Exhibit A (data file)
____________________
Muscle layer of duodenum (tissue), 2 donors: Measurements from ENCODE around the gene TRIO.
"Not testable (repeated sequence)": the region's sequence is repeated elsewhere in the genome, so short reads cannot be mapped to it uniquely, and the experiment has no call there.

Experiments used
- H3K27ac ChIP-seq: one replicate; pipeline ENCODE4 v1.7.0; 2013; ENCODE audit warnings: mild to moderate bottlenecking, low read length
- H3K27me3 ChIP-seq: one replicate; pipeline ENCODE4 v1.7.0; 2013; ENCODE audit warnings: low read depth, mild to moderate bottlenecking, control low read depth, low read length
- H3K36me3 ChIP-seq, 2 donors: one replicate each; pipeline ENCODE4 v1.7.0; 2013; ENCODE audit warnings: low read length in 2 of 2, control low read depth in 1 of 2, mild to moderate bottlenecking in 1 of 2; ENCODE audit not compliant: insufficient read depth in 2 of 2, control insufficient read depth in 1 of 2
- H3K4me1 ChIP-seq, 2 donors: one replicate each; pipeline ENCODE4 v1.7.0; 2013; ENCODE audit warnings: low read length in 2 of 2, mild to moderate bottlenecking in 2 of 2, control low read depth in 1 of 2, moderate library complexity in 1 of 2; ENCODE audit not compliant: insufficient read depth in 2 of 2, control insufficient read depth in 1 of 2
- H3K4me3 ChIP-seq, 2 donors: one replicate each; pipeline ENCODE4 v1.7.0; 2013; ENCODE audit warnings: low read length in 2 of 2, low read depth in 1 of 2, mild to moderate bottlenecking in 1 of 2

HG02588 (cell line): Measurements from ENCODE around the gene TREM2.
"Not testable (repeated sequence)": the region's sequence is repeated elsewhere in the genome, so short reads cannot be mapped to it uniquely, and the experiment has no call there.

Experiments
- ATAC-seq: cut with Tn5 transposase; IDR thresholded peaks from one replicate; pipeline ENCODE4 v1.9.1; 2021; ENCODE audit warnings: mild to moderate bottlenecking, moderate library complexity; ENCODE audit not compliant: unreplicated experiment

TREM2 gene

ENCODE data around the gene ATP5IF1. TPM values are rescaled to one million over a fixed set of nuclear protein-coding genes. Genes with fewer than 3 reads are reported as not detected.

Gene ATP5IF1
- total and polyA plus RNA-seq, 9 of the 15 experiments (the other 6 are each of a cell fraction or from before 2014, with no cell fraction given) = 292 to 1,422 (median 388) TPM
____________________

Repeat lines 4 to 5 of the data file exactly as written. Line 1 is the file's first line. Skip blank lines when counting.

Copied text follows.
- H3K27ac ChIP-seq: one replicate; pipeline ENCODE4 v1.7.0; 2013; ENCODE audit warnings: mild to moderate bottlenecking, low read length
- H3K27me3 ChIP-seq: one replicate; pipeline ENCODE4 v1.7.0; 2013; ENCODE audit warnings: low read depth, mild to moderate bottlenecking, control low read depth, low read length